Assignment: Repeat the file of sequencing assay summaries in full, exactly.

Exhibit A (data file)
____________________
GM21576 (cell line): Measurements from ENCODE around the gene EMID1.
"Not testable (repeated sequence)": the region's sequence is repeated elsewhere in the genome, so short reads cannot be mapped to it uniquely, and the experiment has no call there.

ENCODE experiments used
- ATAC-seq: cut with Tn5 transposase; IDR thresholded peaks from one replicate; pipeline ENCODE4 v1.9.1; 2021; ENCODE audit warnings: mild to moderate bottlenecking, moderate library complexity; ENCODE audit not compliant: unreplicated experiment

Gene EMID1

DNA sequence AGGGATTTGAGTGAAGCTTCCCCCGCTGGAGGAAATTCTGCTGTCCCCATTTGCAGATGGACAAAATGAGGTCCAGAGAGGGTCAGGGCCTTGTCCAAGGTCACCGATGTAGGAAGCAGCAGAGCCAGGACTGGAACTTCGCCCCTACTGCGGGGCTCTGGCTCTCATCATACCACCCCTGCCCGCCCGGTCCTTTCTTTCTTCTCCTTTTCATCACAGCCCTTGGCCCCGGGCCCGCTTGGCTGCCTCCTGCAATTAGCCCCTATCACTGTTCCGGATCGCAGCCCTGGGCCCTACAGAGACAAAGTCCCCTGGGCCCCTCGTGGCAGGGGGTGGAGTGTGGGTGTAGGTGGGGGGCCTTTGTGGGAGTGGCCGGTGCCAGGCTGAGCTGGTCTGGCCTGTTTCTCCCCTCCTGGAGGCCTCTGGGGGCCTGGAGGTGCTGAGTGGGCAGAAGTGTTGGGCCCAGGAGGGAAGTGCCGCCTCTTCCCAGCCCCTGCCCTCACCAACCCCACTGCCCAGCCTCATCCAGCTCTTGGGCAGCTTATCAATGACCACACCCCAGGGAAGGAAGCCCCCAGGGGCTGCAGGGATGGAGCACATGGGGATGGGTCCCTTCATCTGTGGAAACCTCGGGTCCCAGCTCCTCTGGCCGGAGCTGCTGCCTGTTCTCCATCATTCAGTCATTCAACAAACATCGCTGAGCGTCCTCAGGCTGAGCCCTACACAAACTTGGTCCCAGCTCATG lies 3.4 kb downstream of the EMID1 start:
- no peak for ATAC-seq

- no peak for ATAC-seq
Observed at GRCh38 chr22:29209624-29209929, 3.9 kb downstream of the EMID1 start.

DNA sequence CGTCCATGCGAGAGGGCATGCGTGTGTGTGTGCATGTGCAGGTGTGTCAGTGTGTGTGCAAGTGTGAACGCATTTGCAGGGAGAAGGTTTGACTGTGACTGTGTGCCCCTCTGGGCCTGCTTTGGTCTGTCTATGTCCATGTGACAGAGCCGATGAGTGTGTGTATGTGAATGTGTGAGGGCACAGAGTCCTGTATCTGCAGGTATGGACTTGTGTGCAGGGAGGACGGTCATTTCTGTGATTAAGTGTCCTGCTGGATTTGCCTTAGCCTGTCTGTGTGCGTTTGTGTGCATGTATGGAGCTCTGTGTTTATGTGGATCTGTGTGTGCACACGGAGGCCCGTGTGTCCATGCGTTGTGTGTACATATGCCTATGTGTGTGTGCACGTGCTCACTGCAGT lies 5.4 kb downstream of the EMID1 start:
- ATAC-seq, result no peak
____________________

GM21576 (cell line): Measurements from ENCODE around the gene EMID1.
"Not testable (repeated sequence)": the region's sequence is repeated elsewhere in the genome, so short reads cannot be mapped to it uniquely, and the experiment has no call there.

ENCODE experiments used
- ATAC-seq: cut with Tn5 transposase; IDR thresholded peaks from one replicate; pipeline ENCODE4 v1.9.1; 2021; ENCODE audit warnings: mild to moderate bottlenecking, moderate library complexity; ENCODE audit not compliant: unreplicated experiment

Gene EMID1

DNA sequence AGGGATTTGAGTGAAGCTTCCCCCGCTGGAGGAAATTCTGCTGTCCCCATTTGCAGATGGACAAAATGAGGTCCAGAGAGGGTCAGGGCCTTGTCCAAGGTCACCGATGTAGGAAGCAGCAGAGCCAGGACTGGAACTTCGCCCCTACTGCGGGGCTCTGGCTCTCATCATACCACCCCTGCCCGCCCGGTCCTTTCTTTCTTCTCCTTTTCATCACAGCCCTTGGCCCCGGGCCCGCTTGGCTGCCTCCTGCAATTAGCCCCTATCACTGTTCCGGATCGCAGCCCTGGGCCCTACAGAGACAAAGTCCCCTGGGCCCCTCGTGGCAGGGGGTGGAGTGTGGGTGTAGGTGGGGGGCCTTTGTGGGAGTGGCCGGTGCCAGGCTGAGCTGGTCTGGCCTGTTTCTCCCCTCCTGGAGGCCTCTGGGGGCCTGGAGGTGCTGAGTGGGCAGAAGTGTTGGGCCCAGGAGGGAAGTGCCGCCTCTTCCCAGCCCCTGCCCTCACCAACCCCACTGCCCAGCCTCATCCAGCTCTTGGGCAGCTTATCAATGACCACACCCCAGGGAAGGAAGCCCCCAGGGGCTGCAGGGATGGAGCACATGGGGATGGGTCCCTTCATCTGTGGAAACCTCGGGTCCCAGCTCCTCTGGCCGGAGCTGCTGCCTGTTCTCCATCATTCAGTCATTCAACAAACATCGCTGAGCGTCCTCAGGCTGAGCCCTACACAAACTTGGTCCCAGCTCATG lies 3.4 kb downstream of the EMID1 start:
- no peak for ATAC-seq

- no peak for ATAC-seq
Observed at GRCh38 chr22:29209624-29209929, 3.9 kb downstream of the EMID1 start.

DNA sequence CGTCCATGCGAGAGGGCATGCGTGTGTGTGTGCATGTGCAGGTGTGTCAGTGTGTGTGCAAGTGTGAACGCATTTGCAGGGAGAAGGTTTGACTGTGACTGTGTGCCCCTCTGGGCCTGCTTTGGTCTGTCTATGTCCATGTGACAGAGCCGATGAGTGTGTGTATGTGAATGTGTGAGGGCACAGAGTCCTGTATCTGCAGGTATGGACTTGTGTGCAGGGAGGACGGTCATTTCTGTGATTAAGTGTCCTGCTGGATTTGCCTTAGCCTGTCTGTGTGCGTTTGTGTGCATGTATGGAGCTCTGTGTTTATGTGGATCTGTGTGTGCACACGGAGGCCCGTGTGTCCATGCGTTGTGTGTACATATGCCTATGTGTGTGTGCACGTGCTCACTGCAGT lies 5.4 kb downstream of the EMID1 start:
- ATAC-seq, result no peak